Vice president of sales and owner
“After the end of World War II, my dad, at the age of 19, moved from India to Livingston, Zambia, where the British were looking for farmers. I was born there and went to college and university in England.
“When I returned to Africa, the opportunity for jobs was not great. I had a degree in chemistry but worked in one of my parents’ gas stations as a mechanic.
“I took trips to England, Canada and America looking for opportunities. I stayed in Calgary a couple of months with a relative and then with a friend in California.”
last stop, Savannah
“My sister’s brother-in-law had a dry cleaning business that brought me to Jacksonville. Later, I found a job on Tybee Island managing a condominium complex. I managed that business for about nine years and then decided to start a soap company in Savannah in 1989.”
Wife, Nanda and two sons Kush, 23, and Shiv, 20, both students at UGA.
“Both of my parents are still alive and travel between Zambia, Calgary and Jacksonville.”
A degree in chemistry from Leicester College in England.
“We wanted to manufacture hotel soaps. There are only about four companies in America making hotel soaps. We (with two partners) researched this for about two years, got an agent in Chicago, and ordered the machinery from Italy. It took a year-and-a-half to get started. I was in charge of marketing.”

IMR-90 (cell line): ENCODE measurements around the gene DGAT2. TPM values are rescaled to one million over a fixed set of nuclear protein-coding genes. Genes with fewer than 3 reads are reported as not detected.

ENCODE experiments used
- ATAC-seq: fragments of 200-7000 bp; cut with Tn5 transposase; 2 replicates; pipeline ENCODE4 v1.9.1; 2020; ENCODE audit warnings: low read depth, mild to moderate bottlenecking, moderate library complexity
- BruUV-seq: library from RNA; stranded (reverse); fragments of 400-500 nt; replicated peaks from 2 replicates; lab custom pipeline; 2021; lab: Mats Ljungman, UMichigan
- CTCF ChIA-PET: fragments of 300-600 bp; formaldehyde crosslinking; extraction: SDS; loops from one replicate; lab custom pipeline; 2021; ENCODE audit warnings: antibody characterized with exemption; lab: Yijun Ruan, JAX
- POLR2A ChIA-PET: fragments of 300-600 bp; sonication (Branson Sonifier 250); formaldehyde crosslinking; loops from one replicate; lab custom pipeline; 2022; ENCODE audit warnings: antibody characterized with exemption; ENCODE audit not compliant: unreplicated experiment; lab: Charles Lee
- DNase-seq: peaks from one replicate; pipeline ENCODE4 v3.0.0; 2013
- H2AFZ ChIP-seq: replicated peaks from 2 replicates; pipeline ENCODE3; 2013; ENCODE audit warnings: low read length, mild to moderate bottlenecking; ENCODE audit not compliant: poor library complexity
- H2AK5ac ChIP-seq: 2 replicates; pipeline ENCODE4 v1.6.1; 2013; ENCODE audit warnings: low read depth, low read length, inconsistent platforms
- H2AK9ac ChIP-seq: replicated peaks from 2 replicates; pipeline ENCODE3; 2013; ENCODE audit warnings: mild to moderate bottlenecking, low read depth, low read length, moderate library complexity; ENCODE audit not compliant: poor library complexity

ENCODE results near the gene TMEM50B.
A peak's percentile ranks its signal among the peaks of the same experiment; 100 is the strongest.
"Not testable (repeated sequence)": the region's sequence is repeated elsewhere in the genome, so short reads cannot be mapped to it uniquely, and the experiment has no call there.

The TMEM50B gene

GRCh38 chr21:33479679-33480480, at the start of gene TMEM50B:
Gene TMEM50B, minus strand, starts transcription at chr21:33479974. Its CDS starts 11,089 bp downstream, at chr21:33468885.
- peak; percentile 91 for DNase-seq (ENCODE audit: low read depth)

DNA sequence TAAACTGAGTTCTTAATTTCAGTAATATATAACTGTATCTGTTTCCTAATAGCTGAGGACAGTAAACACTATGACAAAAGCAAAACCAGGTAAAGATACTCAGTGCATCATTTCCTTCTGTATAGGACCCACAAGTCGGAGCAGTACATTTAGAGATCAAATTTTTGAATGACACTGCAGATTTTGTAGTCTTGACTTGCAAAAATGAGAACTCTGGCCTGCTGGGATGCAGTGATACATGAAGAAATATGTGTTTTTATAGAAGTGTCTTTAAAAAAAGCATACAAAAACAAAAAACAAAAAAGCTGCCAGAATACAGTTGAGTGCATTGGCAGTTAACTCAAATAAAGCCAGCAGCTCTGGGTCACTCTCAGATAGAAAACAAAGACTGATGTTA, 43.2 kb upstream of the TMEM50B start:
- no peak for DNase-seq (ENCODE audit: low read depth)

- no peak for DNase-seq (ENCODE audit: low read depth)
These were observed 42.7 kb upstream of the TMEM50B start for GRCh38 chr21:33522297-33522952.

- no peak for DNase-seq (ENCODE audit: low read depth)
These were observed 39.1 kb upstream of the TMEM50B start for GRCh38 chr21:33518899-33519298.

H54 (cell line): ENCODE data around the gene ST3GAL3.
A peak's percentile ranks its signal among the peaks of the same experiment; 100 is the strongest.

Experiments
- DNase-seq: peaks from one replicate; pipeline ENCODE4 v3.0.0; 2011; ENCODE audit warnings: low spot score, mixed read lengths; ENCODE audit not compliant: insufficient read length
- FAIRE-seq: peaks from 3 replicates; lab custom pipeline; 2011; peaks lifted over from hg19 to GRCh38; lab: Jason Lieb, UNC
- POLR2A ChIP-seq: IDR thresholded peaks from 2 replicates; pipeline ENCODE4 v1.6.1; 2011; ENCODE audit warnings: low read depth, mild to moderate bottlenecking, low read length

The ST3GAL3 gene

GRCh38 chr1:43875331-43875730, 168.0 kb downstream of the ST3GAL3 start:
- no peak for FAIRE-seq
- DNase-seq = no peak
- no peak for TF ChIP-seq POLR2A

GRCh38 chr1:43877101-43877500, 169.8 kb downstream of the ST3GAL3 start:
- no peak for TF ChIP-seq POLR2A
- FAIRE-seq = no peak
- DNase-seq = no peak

Both partners have subsequently retired.
why he does it
“I always wanted to work in manufacturing. All of my friends did pretty well in manufacturing. I had the mechanical background from working in gas stations, and I could fix machines.”
his biggest challenges
“Competing with China and India. There are ways they can be dealt with because most people want American-made products. Imported soaps have a bit of a disadvantage with shipping and delay. We have a two-week turnaround time with our customers.
“Also, all of the companies that used to make soap, like Procter and Gamble and Lever Brothers, have stopped making hotel soaps.”
building the brand
“We sell to 50 or 60 wholesalers who sell to individual hotels. Our products are also used in hospitals, prisons, cruise lines, casinos, condominiums, bed and breakfasts and all kinds of enterprises. We do specialty soaps for dollar stores.
“We custom wrap for customers like St. Joseph’s Hospital in Savannah and the Pullman Company for use on trains.
“We also branched out into shampoos, lotions and dish detergent as well. Savannah Soaps is a one-stop shop.
“We ship all over the country, but we concentrate on the Southeast because of the cost of freight. We ship to markets in Canada as well.”
what he likes most about his work
“Things are always changing in the market so you don’t get lazy or bored. For instance, the packaging is always changing. You have to stay on your toes.”
how many employees
“We have five employees. When we get really busy, we’ll have 10. The machinery is high speed, and we can turn out 300 bars of soap a minute. Bottles are done at about 90 a minute. We have two soap lines and a liquid line.”
growth in a sluggish economy
“We have been very fortunate. At first we slowed down and now we are speeding up. Our edge is that we provide a less expensive product.”
the most important lesson he has learned in business
“You have to be fair with the customer.”
advice to young entrepreneurs
“I tell the young kids there are plenty of ways to make a good living in this country. Just come up with a good idea and stick with it.”
expanding the operation
Savannah Soaps currently operates out of two buildings with a combined 23,000 square feet. Later this year, they will move into a 65,000-square-foot facility on Stiles Avenue formerly occupied by Sysco Food Services.
Location: 3504 Edwin St.
Compiled by Barry Ostrow